Cortney graduated from IOP and was released from jail in February. She is now working to put into practice everything she learned through the program. And while she’s no longer in the correctional facility, she won’t be alone in her recovery.
IOP counselors and case managers facilitate a voluntary “coffee chat” for program alumni, who gather at a local coffee shop once a week and talk through the struggles and successes they’re facing in recovery. Often a dozen or more alumni will attend the chats to lend support to their peers and share stories from the week.
“On those days where they aren’t doing great, their peers who’ve gotten to know them at the coffee chats will say, ‘Hey, what’s going on? Is there anything we can do to help?’” said Whitney Johnson, a CMHC case manager who often sits in on the weekly gatherings. “And there’s this feeling of accountability to each other, so they’ll open up, whereas before they might’ve just said nothing and gone home.”
The coffee chats were not initially part of IOP; they came about as an optional, supplement of the program when staff began to recognize that graduates often face unforeseen challenges in the community that they need continued peer support to tackle successfully.
“Now we’ll even allow some participants to go down and visit the coffee chats before they’ve actually graduated, so they can see the community they’ll have access to when they’re out,” Johnson said. “It’s one of the things we feel most proud of.”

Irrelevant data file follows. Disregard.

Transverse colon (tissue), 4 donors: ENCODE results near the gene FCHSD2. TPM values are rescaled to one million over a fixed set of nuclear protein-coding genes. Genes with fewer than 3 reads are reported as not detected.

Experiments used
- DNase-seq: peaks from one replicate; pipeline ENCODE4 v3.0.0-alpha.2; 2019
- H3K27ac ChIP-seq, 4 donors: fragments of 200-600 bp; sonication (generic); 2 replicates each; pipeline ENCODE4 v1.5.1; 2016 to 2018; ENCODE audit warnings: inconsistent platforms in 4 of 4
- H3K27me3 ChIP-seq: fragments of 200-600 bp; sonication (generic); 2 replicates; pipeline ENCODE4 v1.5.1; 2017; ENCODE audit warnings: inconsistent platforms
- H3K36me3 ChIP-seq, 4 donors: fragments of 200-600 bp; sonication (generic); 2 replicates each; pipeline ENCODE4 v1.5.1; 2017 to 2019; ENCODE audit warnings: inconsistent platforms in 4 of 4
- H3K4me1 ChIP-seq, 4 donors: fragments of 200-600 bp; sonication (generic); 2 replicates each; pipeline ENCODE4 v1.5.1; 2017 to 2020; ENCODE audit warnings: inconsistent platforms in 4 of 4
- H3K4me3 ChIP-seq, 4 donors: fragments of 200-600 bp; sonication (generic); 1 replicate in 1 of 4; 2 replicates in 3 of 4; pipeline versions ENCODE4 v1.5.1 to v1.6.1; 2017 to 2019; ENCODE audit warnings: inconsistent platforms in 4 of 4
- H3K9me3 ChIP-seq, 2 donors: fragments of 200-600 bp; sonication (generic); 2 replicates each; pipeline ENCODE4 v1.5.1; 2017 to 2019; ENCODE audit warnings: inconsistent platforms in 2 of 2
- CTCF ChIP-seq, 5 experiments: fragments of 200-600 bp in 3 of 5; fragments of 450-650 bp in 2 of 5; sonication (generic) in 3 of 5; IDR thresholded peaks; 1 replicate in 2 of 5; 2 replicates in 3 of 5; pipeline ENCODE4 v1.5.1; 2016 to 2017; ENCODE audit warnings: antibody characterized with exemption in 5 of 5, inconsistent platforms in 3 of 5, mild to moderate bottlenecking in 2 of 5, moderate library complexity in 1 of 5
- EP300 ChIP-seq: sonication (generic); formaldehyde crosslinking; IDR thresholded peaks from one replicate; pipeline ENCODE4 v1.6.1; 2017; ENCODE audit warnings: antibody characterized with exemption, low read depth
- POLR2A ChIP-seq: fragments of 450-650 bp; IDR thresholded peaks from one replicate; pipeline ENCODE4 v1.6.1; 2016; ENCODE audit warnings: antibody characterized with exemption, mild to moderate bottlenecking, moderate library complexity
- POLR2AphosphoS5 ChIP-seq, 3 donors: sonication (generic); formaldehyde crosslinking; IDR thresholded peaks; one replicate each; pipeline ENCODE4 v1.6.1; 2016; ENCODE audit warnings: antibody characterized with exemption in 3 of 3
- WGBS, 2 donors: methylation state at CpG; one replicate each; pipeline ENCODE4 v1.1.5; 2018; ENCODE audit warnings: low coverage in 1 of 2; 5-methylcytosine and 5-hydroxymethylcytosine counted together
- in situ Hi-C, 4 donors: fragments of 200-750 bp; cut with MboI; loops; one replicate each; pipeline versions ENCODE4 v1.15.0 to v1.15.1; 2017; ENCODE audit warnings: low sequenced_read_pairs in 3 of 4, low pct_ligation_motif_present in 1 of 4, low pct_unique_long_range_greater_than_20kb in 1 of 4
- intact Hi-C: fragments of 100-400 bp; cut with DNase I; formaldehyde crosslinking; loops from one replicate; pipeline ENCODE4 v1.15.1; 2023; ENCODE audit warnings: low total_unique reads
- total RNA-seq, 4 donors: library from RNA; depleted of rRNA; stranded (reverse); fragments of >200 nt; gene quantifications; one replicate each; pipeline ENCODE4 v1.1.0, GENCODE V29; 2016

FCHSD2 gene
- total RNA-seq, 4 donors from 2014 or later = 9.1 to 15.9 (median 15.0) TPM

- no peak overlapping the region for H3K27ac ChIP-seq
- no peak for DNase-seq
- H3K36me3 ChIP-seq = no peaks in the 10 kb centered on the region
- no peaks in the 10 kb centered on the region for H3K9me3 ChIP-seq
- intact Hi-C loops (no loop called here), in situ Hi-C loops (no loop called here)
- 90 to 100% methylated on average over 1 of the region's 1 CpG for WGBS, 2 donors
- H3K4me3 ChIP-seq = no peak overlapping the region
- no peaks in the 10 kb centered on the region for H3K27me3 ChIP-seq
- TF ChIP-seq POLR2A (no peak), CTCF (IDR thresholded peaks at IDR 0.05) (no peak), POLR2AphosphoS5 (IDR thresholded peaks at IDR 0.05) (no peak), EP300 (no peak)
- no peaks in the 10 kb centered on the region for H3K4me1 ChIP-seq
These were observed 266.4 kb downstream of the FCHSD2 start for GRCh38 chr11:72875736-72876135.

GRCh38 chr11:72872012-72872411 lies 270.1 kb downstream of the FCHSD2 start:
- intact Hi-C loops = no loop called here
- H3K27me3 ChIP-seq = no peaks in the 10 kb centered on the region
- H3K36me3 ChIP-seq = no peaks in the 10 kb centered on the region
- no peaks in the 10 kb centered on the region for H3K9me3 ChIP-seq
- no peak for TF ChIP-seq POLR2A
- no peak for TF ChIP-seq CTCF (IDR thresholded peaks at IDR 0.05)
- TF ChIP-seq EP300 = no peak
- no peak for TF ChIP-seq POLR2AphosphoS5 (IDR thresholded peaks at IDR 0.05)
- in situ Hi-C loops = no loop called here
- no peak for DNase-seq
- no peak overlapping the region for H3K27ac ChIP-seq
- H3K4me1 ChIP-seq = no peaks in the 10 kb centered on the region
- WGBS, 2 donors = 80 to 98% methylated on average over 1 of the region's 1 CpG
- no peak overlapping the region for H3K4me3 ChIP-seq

Without fail, Rich has attended IOP’s alumni coffee chats every week since his program graduation and release from jail in September 2016. The relationships he’s built with fellow program graduates—including Cortney, who now regularly attendees the chats—are the biggest reason for his continued commitment, he said.
“I’ve been in and out of jail for the last 20 years, and this [group] taught me it was time to grow up and stop doing the things I was doing,” Rich said. “Having people who care about how you’re doing and who can lift your spirits is important.”
But Rich has not always been able to open up in group settings like the coffee chats, he said. His confidence began to grow when he started IOP and attended individual sessions with CMHC therapist Jean Troxell, who helped him discuss his personal challenges with his drug use and his behavioral health needs.
After graduating from the program and leaving jail, Rich sought to continue making permanent changes in his life. With help and support from IOP staff and his peers, in the more than six months since his release from jail Rich has maintained employment, reconnected with his family, secured housing, and gotten his driver’s license back.
“Rich felt pretty hopeless when he first came to IOP; he was discouraged,” CMHC therapist Shy Meckna said. “And now you can just see the difference on his face. This is the first time in 13 years he’s been sober, so he’s got a lot to look forward to. He’s not letting any grass grow under his feet.”